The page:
January 13, 1913.
March 31, 1913.
Present: RUGG, C.J., MORTON, LORING, BRALEY, SHELDON, JJ.
At the trial of an action against a manufacturer of pies for personal injuries resulting from ptomaine poisoning alleged to have been caused by the eating of a blueberry pie manufactured by the defendant, there was evidence tending to show that the defendant represented by advertisements that it made and sold pies which were wholesome and of excellent quality; that the plaintiff purchased from a dealer a blueberry pie which the defendant had manufactured and had sold to the dealer and that, because the pie was unwholesome, she suffered from ptomaine poisoning; that the condition of the pie was not caused by the dealer; that at times the defendant stored its surplus supply of blueberries for several months in whiskey barrels, where they fermented, that different toxins and poisons thus were developed in the mass, making the berries noxious, and that a mixing of wholesome berries with those thus tainted, a method adopted by the defendant, would not overcome the unwholesome character of the mass. Held, that the question, whether negligence of the defendant caused the plaintiff's injury, was for the jury.
TORT for personal injuries alleged to have been caused by the eating of an unwholesome blueberry pie manufactured by the defendant, sold to one Stewart, and by him sold to the plaintiff. Writ dated January 27, 1910.
In the Superior Court the case was tried before Lawton, J. The material facts are stated in the opinion. At the close of the evidence the defendant asked that a verdict be ordered for it. The judge refused so to do, and the jury found for the plaintiff in the sum of $2,916.67. The defendant alleged exceptions.
C.S. Knowles, for the defendant.
W.W. Clarke, (C.J. Muldoon, Jr., with him,) for the plaintiff.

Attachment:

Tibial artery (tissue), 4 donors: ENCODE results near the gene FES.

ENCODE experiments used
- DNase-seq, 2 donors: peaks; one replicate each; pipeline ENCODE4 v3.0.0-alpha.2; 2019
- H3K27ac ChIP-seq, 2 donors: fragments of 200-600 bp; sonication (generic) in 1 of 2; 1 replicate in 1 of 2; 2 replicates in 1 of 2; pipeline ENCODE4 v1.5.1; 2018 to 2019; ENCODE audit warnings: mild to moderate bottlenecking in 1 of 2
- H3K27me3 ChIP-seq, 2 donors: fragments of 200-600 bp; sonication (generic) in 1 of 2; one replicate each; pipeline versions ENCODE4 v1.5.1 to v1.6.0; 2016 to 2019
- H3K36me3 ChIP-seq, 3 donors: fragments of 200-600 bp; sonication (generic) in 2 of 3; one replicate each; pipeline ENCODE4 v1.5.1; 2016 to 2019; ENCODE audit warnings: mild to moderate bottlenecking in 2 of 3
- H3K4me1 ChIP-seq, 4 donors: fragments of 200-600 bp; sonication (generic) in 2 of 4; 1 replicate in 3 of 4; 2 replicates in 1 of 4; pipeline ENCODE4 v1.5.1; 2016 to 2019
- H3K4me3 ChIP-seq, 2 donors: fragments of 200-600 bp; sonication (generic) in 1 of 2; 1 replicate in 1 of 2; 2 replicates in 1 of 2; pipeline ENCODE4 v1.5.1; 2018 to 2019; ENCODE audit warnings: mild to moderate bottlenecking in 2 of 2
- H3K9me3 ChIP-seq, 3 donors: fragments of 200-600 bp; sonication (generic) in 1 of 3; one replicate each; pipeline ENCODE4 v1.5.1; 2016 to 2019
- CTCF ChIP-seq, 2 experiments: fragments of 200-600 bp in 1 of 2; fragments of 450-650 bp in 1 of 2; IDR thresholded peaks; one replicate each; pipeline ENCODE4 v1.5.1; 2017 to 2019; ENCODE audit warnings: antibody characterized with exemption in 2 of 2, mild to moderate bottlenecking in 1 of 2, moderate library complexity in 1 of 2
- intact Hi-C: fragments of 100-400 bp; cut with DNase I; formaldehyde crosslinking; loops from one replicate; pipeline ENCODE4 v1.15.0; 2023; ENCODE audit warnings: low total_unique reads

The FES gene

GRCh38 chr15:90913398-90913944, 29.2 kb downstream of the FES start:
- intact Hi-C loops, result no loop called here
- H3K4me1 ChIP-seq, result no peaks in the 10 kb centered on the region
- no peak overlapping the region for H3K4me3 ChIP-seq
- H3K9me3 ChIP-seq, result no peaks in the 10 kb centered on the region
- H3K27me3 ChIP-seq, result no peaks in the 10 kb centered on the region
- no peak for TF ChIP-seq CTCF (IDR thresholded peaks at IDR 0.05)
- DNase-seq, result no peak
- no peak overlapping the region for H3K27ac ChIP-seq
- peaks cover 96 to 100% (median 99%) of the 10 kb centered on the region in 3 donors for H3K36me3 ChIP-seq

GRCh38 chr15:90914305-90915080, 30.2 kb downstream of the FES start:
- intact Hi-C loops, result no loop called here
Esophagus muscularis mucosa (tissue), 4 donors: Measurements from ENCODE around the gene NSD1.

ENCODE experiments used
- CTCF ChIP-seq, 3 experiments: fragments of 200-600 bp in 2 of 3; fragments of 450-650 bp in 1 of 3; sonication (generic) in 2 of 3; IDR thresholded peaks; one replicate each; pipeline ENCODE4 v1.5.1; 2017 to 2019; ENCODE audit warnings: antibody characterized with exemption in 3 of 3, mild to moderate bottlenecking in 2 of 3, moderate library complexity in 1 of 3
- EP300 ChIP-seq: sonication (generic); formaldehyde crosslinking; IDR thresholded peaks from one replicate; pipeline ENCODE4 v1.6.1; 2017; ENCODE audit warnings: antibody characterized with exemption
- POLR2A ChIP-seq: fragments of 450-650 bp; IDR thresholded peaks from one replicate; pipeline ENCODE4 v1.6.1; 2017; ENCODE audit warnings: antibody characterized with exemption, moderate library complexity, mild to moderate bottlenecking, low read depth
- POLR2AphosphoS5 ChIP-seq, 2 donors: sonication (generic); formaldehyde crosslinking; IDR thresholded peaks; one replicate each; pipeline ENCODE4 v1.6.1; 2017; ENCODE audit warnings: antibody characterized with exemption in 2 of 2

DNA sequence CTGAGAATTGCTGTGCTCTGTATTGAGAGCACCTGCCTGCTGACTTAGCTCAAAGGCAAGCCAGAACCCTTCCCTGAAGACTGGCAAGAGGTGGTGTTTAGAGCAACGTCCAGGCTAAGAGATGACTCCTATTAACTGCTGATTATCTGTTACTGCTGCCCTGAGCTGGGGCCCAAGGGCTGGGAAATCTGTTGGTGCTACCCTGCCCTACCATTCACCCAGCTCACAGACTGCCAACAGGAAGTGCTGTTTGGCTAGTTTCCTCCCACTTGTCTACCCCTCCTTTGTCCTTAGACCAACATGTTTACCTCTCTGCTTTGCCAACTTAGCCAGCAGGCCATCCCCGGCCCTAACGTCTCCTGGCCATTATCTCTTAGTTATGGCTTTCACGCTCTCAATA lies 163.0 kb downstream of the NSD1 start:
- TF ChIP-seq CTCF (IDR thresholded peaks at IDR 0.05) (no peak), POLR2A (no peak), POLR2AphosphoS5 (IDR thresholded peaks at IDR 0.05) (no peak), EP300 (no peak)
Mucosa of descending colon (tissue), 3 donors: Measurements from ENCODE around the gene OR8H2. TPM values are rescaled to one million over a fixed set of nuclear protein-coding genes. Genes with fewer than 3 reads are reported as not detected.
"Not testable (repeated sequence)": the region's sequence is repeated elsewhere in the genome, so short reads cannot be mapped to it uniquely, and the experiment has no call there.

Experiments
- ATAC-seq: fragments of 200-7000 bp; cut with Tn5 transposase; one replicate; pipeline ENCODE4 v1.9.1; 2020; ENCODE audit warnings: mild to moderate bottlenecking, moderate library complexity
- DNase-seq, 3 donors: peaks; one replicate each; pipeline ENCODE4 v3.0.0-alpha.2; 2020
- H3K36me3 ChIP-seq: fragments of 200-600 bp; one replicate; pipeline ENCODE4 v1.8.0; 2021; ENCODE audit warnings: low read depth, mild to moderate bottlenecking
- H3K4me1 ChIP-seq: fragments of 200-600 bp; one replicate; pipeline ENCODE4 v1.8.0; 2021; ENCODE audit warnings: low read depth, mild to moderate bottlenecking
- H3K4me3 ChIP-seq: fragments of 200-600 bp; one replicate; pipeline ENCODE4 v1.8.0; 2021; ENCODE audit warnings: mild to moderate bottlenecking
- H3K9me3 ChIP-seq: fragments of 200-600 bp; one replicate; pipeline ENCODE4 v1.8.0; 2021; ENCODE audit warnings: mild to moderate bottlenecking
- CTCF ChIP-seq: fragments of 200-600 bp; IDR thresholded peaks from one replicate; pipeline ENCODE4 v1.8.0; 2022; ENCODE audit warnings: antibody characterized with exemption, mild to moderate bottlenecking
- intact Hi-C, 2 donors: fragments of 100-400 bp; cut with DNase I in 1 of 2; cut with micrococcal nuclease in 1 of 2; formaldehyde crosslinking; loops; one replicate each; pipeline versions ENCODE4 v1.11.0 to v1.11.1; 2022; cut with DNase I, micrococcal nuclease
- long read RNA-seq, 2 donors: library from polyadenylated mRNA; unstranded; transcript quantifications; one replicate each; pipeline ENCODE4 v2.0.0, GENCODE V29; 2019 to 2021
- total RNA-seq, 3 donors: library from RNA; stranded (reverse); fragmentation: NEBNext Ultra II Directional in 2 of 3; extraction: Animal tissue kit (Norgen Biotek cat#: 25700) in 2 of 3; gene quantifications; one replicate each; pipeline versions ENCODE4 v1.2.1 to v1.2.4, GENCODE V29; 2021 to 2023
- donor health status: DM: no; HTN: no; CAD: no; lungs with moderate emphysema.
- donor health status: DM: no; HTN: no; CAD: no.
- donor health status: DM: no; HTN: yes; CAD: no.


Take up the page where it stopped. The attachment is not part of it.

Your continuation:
The jury by their verdict assessing damages must have been convinced on the testimony of the plaintiff and of her medical attendant that her serious and prolonged illness arose from toxic or ptomaine poisoning caused by eating a blueberry pie made by the defendant, and purchased from a retail dealer. A further finding, that on the morning of the day of purchase the pie had been delivered to the dealer by the defendant, and immediately placed by him in a glass case furnished by it from which the plaintiff, among other customers, had been supplied, would have been warranted. It represented by advertisements, that it was engaged in making and selling pies which were not only wholesome but of excellent quality. Apart from any expectation of pecuniary gain or apprehension of loss it was bound in their preparation to take every reasonable precaution to supply an article of food which would not be deleterious to the consumer's health. Lebourdais v. Vitrified Wheel Co. 194 Mass. 341. Gately v. Taylor, 211 Mass. 60, 64. Roberts v. Anheuser Busch Brewing Association, 211 Mass. 449. Crocker v. Baltimore Dairy Lunch Co. ante, 177. The pie under these findings having been unwholesome, and the dealer free from blame, the remaining question is, whether there was evidence from which it could have been found, that the plaintiff's injuries were attributable to the defendant's negligence. The selection of the berries, the manner of assorting and preparing them for use, and the large volume of business transacted, are described in detail by the defendant's witnesses. The evidence, however, need not be minutely reviewed. Its essential features only are important. It seems that a well defined period of demand for blueberry pies of the defendant's brand had been established in the trade, for which it prepared by buying and keeping on hand large quantities of berries. But as they were not all used when the public appetite slackened or ceased, the unused portion for some eight or nine months, or until the succeeding season, was thereupon stored in whiskey barrels, where the extent and force of the fermentation caused the heads to burst. The jurors from common experience could have inferred without difficulty, that the fruit as a result of the process had become merely a mass of pulp thoroughly unfit for culinary purposes, and if used it might be highly injurious, or dangerous. The decomposition moreover, according to the medical testimony, had developed different toxins and poisons, making the berries noxious. If, to neutralize or overcome these properties, the defendant, with knowledge of the qualities of the ingredients, mixed fresh berries with the product of the barrels, nevertheless the fact remained, that the pies consisted in part of fermented or decayed fruit. It therefore could not have been ruled as matter of law, that the agency of fresh berries had counteracted the poisons, and caused the compound to be healthful, and the jury, as the judge correctly held, were to determine whether the pie the plaintiff bought had been properly prepared. Roberts v. Anheuser Busch Association, 211 Mass. 449. Salmon v. Libby, McNeill Libby, 219 Ill. 421.